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Economy—overview: With independence from Ethiopia on 27 April 1993, Eritrea faced the bitter economic problems of a small, desperately poor African country. The economy is largely based on subsistence agriculture, with over 70% of the population involved in farming and herding. The small industrial sector consists mainly of light industries with outmoded technologies. Domestic output (GDP) is substantially augmented by worker remittances from abroad. Government revenues come from custom duties and taxes on income and sales. Road construction is a top domestic priority. Eritrea has inherited the entire coastline of Ethiopia and has long-term prospects for revenues from the development of offshore oil fields, offshore fishing, and tourism. Eritrea's economic future depends on its ability to master fundamental social and economic problems, e.g., overcoming illiteracy, promoting job creation, expanding technical training, attracting foreign investment, and streamlining the bureaucracy.

GDP: purchasing power parity—$2.2 billion (1996 est.)

GDP—real growth rate: 6.8% (1996 est.)

GDP—per capita: purchasing power parity—$600 (1996 est.)

GDP—composition by sector:
agriculture: 18%
industry: 20%
services: 62% (1995 est.)

Inflation rate—consumer price index: 4% (1997 est.)

Labor force: NA

Unemployment rate: NA%

Budget:
revenues: $226 million
expenditures: $453 million, including capital expenditures of $88 million (1996 est.)

Industries: food processing, beverages, clothing and textiles

Industrial production growth rate: NA%

Electricity—capacity: 73,000 kW (1995)

Electricity—production: NA kWh

Electricity—consumption per capita: NA kWh

Agriculture—products: sorghum, lentils, vegetables, maize, cotton, tobacco, coffee, sisal (for making rope); livestock (including goats); fish

Exports:
total value: $71 million (1996 est.)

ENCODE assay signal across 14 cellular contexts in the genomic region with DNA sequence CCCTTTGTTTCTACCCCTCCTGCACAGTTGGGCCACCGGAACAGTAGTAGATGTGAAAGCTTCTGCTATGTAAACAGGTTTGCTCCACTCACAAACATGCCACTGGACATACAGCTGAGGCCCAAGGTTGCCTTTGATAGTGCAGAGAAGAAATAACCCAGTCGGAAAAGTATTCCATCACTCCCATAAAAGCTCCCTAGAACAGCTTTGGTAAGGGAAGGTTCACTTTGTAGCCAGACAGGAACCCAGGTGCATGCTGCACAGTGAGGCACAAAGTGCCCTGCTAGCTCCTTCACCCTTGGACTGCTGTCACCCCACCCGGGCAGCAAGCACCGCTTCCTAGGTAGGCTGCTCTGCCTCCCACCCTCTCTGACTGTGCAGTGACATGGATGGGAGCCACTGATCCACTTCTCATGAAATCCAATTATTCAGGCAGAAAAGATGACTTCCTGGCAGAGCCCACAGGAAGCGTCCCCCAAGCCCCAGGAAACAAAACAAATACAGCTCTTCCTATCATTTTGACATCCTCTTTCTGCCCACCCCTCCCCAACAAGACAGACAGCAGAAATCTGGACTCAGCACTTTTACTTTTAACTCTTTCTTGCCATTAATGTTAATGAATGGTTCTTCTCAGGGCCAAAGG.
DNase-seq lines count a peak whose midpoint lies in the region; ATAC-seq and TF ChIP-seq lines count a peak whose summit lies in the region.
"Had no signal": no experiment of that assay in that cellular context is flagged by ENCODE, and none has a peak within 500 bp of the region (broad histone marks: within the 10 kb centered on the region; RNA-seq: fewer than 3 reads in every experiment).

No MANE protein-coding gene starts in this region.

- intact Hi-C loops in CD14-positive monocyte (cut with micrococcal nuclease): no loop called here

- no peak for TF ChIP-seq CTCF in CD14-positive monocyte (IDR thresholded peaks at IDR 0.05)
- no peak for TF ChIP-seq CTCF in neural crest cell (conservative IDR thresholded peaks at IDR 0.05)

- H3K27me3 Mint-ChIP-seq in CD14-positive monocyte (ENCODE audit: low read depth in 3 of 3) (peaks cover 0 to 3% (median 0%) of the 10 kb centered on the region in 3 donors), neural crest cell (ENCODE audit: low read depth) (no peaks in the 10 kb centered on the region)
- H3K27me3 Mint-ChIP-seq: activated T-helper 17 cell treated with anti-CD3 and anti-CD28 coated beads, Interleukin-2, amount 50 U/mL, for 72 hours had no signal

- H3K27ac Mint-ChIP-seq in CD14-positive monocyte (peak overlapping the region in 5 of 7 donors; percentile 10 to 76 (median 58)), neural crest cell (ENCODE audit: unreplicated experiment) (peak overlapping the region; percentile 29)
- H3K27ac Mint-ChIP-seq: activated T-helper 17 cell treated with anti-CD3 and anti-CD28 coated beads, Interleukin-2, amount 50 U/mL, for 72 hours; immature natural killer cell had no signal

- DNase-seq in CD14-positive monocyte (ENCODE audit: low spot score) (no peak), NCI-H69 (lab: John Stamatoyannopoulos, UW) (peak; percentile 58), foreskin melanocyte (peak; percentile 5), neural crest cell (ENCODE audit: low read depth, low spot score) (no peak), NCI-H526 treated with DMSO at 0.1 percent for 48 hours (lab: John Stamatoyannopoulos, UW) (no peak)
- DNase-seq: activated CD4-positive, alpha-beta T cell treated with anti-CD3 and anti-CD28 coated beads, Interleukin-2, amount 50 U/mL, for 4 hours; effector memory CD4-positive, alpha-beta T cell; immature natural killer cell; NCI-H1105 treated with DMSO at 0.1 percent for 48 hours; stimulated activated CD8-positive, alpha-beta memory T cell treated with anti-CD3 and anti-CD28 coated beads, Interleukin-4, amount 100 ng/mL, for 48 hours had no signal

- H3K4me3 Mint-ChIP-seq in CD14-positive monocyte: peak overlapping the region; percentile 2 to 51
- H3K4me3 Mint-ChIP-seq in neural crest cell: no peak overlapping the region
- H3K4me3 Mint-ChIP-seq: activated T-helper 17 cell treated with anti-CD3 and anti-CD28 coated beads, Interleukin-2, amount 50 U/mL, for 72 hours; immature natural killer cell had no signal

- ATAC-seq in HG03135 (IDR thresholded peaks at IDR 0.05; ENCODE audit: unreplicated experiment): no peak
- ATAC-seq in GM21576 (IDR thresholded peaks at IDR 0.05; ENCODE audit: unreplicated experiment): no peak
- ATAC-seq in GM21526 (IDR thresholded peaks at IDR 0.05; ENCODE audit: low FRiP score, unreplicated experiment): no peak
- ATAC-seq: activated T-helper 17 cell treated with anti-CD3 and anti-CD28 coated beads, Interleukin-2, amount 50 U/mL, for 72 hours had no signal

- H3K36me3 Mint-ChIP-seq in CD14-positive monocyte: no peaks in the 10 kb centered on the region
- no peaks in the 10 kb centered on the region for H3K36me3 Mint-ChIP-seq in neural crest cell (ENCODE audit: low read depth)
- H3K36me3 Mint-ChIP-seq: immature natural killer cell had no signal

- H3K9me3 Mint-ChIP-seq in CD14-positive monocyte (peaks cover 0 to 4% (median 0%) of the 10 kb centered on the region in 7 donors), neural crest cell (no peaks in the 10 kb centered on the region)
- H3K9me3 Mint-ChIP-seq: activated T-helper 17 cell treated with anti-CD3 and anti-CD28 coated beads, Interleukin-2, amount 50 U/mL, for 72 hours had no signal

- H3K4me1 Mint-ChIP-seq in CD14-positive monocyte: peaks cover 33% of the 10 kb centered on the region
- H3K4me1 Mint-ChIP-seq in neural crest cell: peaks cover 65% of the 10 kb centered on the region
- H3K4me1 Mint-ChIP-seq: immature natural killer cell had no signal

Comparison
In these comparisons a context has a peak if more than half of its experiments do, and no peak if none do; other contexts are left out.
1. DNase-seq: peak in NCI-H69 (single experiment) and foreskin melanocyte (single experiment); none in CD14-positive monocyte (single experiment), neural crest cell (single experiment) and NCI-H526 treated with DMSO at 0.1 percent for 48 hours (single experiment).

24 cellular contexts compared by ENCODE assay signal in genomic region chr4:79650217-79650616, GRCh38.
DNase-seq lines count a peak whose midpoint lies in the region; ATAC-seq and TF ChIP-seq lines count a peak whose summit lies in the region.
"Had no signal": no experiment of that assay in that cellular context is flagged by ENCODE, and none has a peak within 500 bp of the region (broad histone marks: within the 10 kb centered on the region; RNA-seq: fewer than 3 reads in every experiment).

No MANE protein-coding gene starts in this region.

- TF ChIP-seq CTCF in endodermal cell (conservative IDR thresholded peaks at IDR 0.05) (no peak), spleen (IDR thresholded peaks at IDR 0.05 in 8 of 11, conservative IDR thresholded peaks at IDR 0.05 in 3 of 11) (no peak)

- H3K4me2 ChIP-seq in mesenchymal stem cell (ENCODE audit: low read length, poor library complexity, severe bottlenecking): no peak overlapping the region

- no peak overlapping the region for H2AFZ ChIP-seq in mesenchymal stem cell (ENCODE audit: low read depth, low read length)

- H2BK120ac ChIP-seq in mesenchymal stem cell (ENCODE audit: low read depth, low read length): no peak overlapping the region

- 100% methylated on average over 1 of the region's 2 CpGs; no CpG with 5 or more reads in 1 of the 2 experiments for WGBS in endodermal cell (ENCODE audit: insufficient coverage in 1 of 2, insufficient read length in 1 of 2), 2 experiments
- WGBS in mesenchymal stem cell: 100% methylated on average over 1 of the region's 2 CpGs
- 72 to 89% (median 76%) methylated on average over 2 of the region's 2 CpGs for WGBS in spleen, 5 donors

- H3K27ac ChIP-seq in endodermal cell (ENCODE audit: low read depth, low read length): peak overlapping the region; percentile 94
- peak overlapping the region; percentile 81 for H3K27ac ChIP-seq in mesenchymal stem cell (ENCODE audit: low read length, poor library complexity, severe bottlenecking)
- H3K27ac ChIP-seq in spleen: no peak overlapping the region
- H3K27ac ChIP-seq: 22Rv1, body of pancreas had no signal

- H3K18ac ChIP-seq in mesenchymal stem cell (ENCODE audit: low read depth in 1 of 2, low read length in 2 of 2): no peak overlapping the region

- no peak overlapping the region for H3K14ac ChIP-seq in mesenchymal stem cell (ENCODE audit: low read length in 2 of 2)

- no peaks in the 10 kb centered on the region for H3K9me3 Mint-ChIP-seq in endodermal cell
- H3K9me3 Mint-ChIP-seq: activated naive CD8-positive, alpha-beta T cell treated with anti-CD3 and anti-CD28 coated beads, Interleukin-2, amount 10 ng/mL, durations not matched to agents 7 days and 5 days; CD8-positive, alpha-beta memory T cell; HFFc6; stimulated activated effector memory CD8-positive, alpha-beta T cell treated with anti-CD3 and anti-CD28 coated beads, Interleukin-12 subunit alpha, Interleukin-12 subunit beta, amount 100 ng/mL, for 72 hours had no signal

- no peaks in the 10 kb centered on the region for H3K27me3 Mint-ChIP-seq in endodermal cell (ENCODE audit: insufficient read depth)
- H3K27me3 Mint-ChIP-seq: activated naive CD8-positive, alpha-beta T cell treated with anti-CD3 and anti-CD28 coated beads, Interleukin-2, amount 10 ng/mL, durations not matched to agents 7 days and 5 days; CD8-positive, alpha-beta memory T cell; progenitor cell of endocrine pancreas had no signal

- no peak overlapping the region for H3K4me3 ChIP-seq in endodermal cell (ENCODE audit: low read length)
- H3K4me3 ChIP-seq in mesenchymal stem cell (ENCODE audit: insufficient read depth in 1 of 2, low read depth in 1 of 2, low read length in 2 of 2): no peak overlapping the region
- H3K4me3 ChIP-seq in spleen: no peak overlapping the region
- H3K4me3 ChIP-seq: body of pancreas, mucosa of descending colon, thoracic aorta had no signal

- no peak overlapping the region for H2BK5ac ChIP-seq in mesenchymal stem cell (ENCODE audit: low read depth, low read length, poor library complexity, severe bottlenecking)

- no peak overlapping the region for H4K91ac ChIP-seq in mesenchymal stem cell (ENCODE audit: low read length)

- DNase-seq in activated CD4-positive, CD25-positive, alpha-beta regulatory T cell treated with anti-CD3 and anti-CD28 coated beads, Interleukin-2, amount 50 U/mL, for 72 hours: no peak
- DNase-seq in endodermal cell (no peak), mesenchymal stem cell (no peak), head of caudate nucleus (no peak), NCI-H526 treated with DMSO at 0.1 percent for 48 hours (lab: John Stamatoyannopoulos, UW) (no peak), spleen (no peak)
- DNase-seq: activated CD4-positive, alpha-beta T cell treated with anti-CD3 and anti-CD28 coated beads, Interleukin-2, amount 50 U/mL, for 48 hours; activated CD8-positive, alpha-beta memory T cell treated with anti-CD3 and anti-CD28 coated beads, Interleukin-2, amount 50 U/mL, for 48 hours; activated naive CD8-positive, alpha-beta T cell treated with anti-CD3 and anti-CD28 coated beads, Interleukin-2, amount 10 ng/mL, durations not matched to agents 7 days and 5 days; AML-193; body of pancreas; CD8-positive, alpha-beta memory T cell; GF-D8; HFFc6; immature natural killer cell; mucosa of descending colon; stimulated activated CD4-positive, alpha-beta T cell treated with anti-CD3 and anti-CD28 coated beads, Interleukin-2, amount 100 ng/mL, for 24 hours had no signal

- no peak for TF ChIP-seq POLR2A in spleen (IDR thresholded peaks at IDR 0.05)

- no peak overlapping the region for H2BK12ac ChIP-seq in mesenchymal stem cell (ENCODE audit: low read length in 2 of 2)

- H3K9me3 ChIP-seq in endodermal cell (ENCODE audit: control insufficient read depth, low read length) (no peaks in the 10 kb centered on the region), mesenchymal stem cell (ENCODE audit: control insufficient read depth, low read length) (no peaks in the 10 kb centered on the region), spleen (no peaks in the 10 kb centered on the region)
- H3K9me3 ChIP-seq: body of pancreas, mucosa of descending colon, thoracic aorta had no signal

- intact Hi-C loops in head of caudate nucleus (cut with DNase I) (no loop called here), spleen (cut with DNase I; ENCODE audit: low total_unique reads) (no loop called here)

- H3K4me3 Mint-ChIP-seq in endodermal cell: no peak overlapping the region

commodities: livestock, sorghum, textiles, food, small manufactures
partners: Ethiopia 67%, Sudan 10%, Saudi Arabia 4%, US 3%, Italy, Yemen (1996)

Imports:
total value: $499 million (1996 est.)
commodities: processed goods, machinery, petroleum products
partners: Ethiopia, Saudi Arabia, Italy, United Arab Emirates

Debt—external: $162 million (1995 est.)

Economic aid:
recipient: ODA, $NA

Currency: 1 nafka = 100 cents

Exchange rates: nakfa per US$1 = 7.2 (March 1998 est.)
note: following independence from Ethiopia, Eritrea continued to use Ethiopian currency until late in 1997 when Eritrea issued its own currency, the nakfa, at approximately the same rate as the birr, i.e., 7.2 nakfa per US$1

Fiscal year: calendar year

Communications

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Telephones: NA

Telephone system:
domestic: very inadequate; about 4 telephones per 100 families, most of which are in Asmara; government is seeking international tenders to improve the system
international: NA

Radio broadcast stations: AM NA, FM NA, shortwave 0

Radios: NA

Television broadcast stations: 1 (government controlled)

Televisions: NA

Transportation

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Railways:
total: 307 km
narrow gauge: 307 km 0.950-m gauge (1995 est.)
note: nonoperational since 1978 except for about a 5 km stretch that was reopened in Massawa in 1994; rehabilitation of the remainder and of the rolling stock is under way; links Ak'ordat and Asmara (formerly Asmera) with the port of Massawa (formerly Mits'iwa)

Highways:
total: 4,010 km
paved: 874 km
unpaved: 3,136 km (1996 est.)

Ports and harbors: Assab (Aseb), Massawa (Mits'iwa)

Merchant marine:
total: 2 ships (1,000 GRT or over) totaling 5,516 GRT/5,747 DWT
ships by type: oil tanker 1, roll-on/roll-off cargo 1 (1997 est.)

Airports: 20 (1997 est.)

Airports—with paved runways:
total: 2
over 3,047 m: 1
2,438 to 3,047 m: 1 (1997 est.)

Airports—with unpaved runways:
total: 18
over 3,047 m: 2
2,438 to 3,047 m: 2
1,524 to 2,437 m: 5
914 to 1,523 m: 6
under 914 m: 3 (1997 est.)

Military

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Military branches: Army, Navy, Air Force

Military expenditures—dollar figure: $40 million (1995)

Military expenditures—percent of GDP: NA%

Transnational Issues

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Disputes—international: a dispute with Yemen over sovereignty of the Hanish Islands in the southern Red Sea has been submitted to arbitration under the auspices of the ICJ; a decision on the Islands is expected in mid-1998